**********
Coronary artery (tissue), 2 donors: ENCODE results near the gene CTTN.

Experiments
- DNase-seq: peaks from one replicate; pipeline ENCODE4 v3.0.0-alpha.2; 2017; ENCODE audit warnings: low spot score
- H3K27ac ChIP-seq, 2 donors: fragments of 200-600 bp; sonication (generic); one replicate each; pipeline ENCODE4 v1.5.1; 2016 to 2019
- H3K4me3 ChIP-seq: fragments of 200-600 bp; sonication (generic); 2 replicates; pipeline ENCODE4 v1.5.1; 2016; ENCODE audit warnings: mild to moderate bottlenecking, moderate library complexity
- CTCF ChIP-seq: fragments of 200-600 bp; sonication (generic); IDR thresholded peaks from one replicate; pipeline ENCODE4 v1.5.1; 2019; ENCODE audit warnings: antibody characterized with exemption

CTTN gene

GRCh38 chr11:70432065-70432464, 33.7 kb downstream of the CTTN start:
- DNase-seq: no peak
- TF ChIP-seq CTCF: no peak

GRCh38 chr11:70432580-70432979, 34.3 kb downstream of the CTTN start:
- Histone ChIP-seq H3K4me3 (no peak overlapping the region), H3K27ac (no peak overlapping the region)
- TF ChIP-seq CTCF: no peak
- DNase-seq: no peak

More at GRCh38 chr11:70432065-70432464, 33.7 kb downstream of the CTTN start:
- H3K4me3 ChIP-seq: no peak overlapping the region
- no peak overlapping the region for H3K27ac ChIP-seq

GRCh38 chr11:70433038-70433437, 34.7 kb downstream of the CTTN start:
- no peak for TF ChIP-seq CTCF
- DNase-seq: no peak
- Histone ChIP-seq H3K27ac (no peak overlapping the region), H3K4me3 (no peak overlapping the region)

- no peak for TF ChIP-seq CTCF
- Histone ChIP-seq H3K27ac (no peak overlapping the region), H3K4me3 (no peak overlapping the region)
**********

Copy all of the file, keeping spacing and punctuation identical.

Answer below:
Coronary artery (tissue), 2 donors: ENCODE results near the gene CTTN.

Experiments
- DNase-seq: peaks from one replicate; pipeline ENCODE4 v3.0.0-alpha.2; 2017; ENCODE audit warnings: low spot score
- H3K27ac ChIP-seq, 2 donors: fragments of 200-600 bp; sonication (generic); one replicate each; pipeline ENCODE4 v1.5.1; 2016 to 2019
- H3K4me3 ChIP-seq: fragments of 200-600 bp; sonication (generic); 2 replicates; pipeline ENCODE4 v1.5.1; 2016; ENCODE audit warnings: mild to moderate bottlenecking, moderate library complexity
- CTCF ChIP-seq: fragments of 200-600 bp; sonication (generic); IDR thresholded peaks from one replicate; pipeline ENCODE4 v1.5.1; 2019; ENCODE audit warnings: antibody characterized with exemption

CTTN gene

GRCh38 chr11:70432065-70432464, 33.7 kb downstream of the CTTN start:
- DNase-seq: no peak
- TF ChIP-seq CTCF: no peak

GRCh38 chr11:70432580-70432979, 34.3 kb downstream of the CTTN start:
- Histone ChIP-seq H3K4me3 (no peak overlapping the region), H3K27ac (no peak overlapping the region)
- TF ChIP-seq CTCF: no peak
- DNase-seq: no peak

More at GRCh38 chr11:70432065-70432464, 33.7 kb downstream of the CTTN start:
- H3K4me3 ChIP-seq: no peak overlapping the region
- no peak overlapping the region for H3K27ac ChIP-seq

GRCh38 chr11:70433038-70433437, 34.7 kb downstream of the CTTN start:
- no peak for TF ChIP-seq CTCF
- DNase-seq: no peak
- Histone ChIP-seq H3K27ac (no peak overlapping the region), H3K4me3 (no peak overlapping the region)

- no peak for TF ChIP-seq CTCF
- Histone ChIP-seq H3K27ac (no peak overlapping the region), H3K4me3 (no peak overlapping the region)